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Tips & tricks

Stretching or yoga exercises?

Doing some good stretching or yoga exercises once a week improves your balance and your mobility. It also makes you stronger and more flexible. Power stretching three times per week is enough – and you don’t even need to join a yoga class to do it.

How do you properly stretch?

If you run or train with weights, your muscles become stronger – but also shorter. This has a negative effect on your flexibility. That is why stretching is recommended: it stretches your muscles lengthwise. A good stretching session ensures you are more flexible, stronger and more mobile.

You can stretch dynamically or statically. Dynamic stretching is done while you are moving: when running, for example, do some heel-to-butt stretches or a sideways lunge. That works best before exercising.

After your exercise, or as a stand-alone exercise, static stretching is best: stand still and stretch, keeping one muscle stretched for a longish period – minimum 30 seconds. This not only trains that muscle, but also helps to bring your heart rate down and to relax your whole body.

Two man stretching before taking a run

Or is yoga the way to go?

The growing popularity of yoga might make you think that doing yoga exercises is the best option. But that is a personal choice: American scientists compared people who practiced hatha yoga, the best-known variant, three times per week, with people who did regular stretching exercises of the same intensity. They saw no significant difference between the two groups. The positive effects on their health were just as good in both groups of participants.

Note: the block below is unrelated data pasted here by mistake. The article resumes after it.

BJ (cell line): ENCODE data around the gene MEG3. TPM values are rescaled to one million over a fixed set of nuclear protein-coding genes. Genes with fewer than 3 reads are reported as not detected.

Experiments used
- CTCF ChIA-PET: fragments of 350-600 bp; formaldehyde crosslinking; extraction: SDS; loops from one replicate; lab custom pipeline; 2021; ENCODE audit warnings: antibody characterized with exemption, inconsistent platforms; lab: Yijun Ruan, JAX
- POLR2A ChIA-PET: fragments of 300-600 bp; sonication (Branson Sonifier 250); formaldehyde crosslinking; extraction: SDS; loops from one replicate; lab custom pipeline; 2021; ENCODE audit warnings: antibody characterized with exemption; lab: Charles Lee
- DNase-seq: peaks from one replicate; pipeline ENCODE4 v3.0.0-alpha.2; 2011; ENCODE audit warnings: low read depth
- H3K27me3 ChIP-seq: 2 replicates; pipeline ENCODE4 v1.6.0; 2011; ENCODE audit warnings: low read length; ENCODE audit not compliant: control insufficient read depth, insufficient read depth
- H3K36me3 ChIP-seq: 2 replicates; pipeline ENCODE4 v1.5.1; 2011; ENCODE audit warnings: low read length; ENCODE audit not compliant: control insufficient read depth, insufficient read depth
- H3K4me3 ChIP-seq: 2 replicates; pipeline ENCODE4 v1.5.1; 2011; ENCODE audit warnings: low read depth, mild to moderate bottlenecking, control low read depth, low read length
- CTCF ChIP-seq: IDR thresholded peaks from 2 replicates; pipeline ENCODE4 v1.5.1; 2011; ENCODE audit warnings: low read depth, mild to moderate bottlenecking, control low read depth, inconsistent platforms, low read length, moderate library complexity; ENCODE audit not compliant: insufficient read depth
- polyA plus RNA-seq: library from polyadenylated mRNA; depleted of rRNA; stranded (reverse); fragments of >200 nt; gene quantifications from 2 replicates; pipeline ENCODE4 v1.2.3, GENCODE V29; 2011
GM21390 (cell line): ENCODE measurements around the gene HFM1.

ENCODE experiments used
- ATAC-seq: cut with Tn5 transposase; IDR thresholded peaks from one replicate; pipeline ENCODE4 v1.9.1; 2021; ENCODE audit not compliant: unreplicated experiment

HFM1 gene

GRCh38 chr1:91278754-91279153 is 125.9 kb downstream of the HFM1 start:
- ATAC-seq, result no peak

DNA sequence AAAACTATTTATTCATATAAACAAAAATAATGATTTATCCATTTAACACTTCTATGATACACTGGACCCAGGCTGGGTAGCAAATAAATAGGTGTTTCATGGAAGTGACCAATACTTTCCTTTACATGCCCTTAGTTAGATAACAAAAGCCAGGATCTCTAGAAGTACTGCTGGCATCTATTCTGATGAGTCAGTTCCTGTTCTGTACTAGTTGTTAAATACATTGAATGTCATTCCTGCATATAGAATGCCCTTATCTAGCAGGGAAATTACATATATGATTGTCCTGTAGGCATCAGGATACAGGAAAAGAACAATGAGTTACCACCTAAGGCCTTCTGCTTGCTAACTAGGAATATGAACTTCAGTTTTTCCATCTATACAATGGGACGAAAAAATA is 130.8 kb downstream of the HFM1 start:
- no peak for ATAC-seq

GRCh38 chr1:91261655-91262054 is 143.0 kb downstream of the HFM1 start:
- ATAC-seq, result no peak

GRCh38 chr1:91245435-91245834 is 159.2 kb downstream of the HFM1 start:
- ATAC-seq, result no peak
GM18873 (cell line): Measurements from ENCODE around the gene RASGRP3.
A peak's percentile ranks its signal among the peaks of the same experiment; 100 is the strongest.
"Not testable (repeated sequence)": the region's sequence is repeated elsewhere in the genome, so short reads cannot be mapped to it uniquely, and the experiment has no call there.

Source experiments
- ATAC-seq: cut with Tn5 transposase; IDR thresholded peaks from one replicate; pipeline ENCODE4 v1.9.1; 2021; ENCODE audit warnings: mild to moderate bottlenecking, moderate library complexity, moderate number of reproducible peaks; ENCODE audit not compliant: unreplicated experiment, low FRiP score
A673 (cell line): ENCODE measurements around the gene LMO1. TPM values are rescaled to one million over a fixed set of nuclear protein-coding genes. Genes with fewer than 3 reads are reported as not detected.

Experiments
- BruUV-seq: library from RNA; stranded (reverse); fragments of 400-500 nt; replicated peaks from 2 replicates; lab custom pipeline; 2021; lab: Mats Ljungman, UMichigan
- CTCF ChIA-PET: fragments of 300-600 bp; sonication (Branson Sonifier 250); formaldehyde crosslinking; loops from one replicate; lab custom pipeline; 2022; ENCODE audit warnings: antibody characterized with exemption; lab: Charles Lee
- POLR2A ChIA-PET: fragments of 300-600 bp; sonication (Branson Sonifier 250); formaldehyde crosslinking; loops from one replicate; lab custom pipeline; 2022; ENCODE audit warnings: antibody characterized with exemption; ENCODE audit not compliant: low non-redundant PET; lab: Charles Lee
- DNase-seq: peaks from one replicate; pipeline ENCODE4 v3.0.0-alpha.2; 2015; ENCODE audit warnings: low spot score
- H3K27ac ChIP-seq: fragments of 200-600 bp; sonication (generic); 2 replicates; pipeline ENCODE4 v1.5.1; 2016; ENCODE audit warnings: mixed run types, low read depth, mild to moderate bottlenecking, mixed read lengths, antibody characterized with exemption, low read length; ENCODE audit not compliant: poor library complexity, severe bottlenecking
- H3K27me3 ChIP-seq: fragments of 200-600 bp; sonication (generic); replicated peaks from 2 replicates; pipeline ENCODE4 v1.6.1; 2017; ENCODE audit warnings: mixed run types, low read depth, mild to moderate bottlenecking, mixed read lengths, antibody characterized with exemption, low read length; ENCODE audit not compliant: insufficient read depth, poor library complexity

Blond woman doing yoga and stretching exercises

This is how you create a positive mindset

Woman expressing happiness and gratitude

Simple, but extremely effective. The way to create a positive mindset is to write down your personal highlights each day. Make this part of your evening routine – preferably writing on paper, for example a Gratitude Journal, and not a phone screen – or do it early in the morning, so you start the day on a positive note.

If you pause to think about positive things, you become calmer, happier and more sociable. In addition, people who write regularly in a gratitude journal have a stronger immune system, less high blood pressure, and fewer health issues. In itself, something to be grateful for.

This is how you create a positive mindset